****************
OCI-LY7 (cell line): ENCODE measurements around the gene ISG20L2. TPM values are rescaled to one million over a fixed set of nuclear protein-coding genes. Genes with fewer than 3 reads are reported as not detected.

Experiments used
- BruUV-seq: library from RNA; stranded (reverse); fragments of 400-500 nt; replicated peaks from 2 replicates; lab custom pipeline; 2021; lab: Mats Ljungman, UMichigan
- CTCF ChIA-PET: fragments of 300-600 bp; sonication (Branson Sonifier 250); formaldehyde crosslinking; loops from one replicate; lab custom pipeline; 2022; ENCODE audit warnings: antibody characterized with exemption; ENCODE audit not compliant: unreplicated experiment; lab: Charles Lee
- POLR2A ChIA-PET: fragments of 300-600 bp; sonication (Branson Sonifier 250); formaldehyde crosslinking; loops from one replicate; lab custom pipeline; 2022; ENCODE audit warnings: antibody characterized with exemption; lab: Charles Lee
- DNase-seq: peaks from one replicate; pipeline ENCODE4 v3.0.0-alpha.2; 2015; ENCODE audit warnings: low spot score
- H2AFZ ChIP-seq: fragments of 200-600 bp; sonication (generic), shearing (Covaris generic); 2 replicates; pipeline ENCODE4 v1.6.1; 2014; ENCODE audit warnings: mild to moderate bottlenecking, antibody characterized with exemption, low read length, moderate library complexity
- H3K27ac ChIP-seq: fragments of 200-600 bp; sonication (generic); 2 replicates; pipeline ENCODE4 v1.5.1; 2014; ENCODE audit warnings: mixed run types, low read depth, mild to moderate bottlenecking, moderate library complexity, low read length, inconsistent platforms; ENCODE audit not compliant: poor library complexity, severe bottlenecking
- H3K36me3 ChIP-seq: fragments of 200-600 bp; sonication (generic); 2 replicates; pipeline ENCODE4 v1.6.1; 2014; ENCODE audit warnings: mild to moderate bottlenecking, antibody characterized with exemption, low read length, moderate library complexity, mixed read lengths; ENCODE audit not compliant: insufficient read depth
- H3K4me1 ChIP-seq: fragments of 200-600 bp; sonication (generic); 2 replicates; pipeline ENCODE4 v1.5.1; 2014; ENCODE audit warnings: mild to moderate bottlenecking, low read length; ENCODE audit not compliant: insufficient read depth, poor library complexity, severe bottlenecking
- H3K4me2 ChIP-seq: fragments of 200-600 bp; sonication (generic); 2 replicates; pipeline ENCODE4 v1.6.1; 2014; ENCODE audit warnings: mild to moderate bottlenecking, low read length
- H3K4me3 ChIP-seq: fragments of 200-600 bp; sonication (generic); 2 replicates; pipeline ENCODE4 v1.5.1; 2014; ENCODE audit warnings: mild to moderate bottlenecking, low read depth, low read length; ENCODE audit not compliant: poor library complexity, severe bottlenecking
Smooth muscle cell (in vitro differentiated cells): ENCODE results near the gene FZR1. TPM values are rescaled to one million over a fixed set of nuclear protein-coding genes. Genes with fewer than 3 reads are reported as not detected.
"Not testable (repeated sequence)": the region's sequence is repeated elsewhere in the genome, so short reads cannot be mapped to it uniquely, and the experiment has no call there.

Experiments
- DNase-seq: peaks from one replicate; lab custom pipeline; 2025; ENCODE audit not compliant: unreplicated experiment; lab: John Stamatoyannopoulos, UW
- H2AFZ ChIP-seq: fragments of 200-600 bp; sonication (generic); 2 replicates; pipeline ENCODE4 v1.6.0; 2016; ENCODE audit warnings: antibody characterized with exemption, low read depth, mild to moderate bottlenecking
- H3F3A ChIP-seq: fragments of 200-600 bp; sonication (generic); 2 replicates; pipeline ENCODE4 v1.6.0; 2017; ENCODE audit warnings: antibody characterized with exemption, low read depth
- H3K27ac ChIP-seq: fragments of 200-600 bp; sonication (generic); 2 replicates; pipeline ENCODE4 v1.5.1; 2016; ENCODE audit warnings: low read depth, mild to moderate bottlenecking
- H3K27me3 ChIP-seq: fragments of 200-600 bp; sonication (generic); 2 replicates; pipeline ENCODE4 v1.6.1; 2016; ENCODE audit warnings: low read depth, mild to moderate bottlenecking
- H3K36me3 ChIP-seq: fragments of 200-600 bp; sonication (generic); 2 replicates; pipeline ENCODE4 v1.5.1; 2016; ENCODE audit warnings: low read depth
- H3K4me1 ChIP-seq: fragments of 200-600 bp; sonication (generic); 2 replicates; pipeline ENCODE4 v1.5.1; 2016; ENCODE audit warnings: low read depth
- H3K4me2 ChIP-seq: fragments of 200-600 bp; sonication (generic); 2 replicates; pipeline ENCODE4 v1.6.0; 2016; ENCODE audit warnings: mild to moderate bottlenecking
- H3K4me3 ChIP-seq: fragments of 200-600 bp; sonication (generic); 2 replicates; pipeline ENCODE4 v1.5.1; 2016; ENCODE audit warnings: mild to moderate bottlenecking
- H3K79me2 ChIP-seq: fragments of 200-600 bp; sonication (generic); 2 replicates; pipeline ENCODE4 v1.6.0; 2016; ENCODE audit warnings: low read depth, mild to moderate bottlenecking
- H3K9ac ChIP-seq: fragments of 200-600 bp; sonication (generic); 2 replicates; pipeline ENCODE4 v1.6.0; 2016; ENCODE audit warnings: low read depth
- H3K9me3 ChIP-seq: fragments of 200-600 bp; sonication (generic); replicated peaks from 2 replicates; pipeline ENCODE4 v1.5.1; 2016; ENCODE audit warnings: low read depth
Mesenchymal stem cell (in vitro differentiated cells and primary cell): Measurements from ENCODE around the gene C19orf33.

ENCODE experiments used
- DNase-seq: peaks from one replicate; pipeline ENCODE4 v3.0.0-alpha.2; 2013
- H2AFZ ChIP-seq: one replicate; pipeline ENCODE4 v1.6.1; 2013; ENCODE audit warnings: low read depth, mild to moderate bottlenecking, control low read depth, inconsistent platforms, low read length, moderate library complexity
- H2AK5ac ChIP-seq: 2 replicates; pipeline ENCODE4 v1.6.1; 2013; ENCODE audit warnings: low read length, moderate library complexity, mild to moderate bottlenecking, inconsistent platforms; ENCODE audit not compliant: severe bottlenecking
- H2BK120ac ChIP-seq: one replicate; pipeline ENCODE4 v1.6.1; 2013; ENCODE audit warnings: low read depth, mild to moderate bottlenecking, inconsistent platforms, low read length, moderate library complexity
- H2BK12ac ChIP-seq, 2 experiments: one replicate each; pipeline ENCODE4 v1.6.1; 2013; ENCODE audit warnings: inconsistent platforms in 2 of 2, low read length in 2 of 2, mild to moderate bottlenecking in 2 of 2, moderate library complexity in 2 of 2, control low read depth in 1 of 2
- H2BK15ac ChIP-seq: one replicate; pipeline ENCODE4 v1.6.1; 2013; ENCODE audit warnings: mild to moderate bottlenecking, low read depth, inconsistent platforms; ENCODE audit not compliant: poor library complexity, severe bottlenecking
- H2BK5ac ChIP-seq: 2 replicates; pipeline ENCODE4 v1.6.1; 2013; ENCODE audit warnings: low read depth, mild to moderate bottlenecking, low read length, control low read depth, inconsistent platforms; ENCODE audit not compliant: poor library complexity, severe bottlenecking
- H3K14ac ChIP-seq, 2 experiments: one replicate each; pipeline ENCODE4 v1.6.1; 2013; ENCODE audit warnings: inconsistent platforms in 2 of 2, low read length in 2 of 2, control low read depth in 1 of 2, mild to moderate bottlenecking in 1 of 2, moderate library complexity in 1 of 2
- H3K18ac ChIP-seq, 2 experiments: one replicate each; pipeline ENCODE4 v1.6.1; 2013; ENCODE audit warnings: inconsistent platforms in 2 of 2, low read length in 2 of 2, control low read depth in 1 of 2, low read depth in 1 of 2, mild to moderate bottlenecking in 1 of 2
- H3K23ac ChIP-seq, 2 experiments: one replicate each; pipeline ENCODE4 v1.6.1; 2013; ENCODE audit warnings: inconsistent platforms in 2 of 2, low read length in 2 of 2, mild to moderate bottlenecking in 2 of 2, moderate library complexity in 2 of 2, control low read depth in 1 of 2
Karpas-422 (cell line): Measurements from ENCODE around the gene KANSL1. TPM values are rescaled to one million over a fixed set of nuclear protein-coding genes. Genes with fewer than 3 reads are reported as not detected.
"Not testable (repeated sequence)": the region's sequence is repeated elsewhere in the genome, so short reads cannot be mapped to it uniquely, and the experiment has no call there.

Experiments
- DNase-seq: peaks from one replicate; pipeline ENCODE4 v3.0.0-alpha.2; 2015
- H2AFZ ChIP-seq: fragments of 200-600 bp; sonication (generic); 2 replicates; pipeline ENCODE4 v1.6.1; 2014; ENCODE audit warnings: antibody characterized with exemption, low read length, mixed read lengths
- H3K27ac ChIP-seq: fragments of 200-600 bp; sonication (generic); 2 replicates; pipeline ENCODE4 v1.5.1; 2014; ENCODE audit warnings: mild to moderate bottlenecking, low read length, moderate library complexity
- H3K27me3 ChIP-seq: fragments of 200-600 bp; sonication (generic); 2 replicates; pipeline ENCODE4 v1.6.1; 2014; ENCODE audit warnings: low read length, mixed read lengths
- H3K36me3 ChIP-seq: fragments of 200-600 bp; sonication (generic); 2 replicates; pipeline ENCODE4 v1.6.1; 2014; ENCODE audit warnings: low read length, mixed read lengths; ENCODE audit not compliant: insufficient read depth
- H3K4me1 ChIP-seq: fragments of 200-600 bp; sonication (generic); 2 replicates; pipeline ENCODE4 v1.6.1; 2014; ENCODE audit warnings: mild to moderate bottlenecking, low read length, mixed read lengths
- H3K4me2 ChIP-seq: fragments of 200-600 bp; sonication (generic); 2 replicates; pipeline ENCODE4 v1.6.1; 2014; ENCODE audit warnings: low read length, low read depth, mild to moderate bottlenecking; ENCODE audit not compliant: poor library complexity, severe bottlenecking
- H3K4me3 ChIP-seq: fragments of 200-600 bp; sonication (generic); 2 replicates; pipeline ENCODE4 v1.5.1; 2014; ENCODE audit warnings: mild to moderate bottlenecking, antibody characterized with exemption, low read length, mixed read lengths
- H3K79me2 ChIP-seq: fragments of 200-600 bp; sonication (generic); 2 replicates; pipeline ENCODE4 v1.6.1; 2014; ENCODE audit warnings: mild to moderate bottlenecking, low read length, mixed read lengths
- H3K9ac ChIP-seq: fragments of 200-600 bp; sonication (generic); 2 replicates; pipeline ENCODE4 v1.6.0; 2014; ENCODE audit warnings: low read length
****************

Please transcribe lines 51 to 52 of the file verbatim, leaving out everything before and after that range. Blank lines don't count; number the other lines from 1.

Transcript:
- H3K79me2 ChIP-seq: fragments of 200-600 bp; sonication (generic); 2 replicates; pipeline ENCODE4 v1.6.1; 2014; ENCODE audit warnings: mild to moderate bottlenecking, low read length, mixed read lengths
- H3K9ac ChIP-seq: fragments of 200-600 bp; sonication (generic); 2 replicates; pipeline ENCODE4 v1.6.0; 2014; ENCODE audit warnings: low read length